By the mid-20th century, freshwater reaching the Caspian was reduced by the expansion of irrigation in the lower Volga.
According to some reports, up to 50 percent of the lake dropped, exposing as much as 15,000 square of farmland.
In the lands that were irrigated, there was an increase.
After reaching a low point in the late 1970s, the salinization resulted in extensive cropland abandon.
Efforts are being made in the north.
Problems were made to address by this enlargement.
Some newly reclaimed farmlands were ing in early 2013, for example.
In order to stop the spread of desert sands, Turkmenistan started a massive tree-planting campaign in 2015.
Pollution from the oil industry is the most serious environmental threat at the moment.
Most of Central Asia is too dry for forests to support water development projects.
It was well wooded to be concerned about shortages in tains.
The North China Plain is made up of extensive forests that can be found only in the wild gorge country of the eastern Tibetan headwaters of the Yangtze River, and in some of the more remote west and north-facing areas.
This and other transfer schemes threaten the slopes of the Tien Shan, Altai, and Pamir mountains, and in several large Tibetan wetlands.
There are some Central Asian people.
Reducing stream flow in some areas has been caused by the overgrazing of the Tibetan Plateau woodlands.
Desertification and Deforestation are issues in Central Asia.
Several akan deserts have spread southward in the east, encroaching on settled oil and natural gas fields.
Some farmers are exporting energy to eastern China.
The houses are held multiple times to avoid the sand.
The majority of China's fossil fuel reserves are linked to the government and they are trying to help the country's major population centers by stabilizing the dunes.
It has been upstaged by a second and dust storms have increased in frequency across much of 5, 650-mile West-East Gas Line.
There is a third West-East gas line.
The Soviet "Virgin Lands Campaign" of the 1950s took place in the northern part of the country.
Many of the lands have been returned to natives for selling fossil fuels.
In 2015, erosion stripped away most of their exports, which were derived from oil and natural gas.
Desertification has long been a problem in China.
The region used to be mostly covered by grassland.
Sand dunes and barren salt-flats expanded due to misuse.
Sand dunes can smother pastures and croplands.
Dust storms can be seen as far away as Beijing and beyond due to the negative effects of desertification.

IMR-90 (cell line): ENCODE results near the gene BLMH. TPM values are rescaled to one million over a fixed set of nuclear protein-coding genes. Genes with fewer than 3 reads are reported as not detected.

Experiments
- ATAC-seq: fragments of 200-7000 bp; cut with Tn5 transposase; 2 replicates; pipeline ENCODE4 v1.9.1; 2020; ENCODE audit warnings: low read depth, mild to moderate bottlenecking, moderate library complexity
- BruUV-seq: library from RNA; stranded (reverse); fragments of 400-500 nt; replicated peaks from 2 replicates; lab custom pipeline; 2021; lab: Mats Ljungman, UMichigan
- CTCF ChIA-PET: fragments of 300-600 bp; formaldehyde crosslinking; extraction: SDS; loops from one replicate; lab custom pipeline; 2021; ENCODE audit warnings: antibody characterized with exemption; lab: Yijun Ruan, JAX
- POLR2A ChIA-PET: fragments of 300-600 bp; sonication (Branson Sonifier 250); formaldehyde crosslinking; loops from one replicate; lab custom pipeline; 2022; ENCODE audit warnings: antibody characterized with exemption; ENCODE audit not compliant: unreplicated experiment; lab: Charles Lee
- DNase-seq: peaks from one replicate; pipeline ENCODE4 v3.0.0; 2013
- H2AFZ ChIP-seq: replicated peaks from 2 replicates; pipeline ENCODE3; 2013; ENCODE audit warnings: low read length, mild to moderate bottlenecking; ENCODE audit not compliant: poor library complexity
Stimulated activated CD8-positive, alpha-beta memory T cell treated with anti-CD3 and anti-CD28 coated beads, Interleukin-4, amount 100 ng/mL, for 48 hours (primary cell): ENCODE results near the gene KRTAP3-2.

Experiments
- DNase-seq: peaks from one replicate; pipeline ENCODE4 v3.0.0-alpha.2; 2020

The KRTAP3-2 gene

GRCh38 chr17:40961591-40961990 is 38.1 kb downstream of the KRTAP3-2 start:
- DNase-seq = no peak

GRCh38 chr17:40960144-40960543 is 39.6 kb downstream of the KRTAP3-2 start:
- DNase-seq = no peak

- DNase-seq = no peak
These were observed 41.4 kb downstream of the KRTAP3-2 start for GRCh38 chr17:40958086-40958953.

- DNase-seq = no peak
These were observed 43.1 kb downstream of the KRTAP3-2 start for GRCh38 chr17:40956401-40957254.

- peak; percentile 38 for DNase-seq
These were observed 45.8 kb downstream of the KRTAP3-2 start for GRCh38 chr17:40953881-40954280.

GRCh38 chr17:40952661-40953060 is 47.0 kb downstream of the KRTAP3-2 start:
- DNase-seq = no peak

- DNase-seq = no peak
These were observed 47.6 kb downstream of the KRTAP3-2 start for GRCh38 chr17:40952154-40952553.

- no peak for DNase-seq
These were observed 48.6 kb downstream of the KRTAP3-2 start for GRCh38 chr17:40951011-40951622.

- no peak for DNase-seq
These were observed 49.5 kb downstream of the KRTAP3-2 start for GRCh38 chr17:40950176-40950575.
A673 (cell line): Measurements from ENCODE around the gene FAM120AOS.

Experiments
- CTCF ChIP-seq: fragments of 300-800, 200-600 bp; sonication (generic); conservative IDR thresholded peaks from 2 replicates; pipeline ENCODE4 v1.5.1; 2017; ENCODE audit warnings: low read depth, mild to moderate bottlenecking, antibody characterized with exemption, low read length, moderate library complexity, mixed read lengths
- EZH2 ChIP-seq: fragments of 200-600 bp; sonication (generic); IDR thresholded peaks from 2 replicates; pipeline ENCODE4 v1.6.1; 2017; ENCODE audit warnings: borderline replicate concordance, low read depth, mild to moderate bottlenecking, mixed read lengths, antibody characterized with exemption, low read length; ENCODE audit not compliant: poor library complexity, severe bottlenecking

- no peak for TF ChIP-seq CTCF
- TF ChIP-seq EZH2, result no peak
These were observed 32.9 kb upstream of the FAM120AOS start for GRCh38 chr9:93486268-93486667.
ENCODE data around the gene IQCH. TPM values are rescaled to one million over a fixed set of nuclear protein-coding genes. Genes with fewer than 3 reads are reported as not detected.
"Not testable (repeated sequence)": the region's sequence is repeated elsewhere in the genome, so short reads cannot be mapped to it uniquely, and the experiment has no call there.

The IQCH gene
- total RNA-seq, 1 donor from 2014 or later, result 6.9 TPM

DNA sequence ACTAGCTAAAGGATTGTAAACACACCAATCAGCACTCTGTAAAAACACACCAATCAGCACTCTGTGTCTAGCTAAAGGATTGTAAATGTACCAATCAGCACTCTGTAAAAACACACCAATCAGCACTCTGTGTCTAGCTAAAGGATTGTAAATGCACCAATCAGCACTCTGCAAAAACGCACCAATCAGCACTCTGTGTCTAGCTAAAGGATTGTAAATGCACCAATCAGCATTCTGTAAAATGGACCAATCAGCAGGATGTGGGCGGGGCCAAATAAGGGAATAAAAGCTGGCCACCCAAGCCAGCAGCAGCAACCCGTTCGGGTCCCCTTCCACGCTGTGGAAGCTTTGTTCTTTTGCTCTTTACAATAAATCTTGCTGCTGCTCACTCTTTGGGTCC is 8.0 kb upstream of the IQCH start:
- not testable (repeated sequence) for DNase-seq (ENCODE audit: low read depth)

In recent years, China's government, local authorities and business people have worked together to stop desertification across much of the region.
The area covered by extreme deserts in northern China shrank from 2005 to 2010 by an estimated 663 square miles.
The planting of vegetation on the dunes is the key process here.
Plants will send roots to hold the sand in place if they are successful.
Some help to become established is what these plants need.
The best way to create squares is to cover the sand with a mesh of wheat straw.
The straw temporarily protects the sand until the new plants take root.
The private Chinese company Elion Resources Group has been working with local and regional governments since the mid 1990s to revegetate vast expanses of barren land, one of the most successful examples of reversing desertification.
In the north, transportation is halted.
After a lot of trial and error, Elion researchers learned how to replant trees in China's Inner Mongolia Autonomous Region.
There was a plant that was thriving on the former dunes.
Elion Resources learned that it could make a lot of money from the sale of Licorice root, which is used in the pharmaceutical industry.
The company's chair in 2012 was Wang Wenbiao.
The first derrick going up in of water into its farmlands was feared to diminish the flow exploited in modern times.
The fourth largest reserves of natural gas in the world are held by Turkmenistan.
Climate experts predict that Central Asia will be hard and Afghanistan will be hard because they don't have enough oil or gas.
Taking advantage of the increases in temperature, the Tibetan Plateau has already seen marked for over 90 percent of its electricity.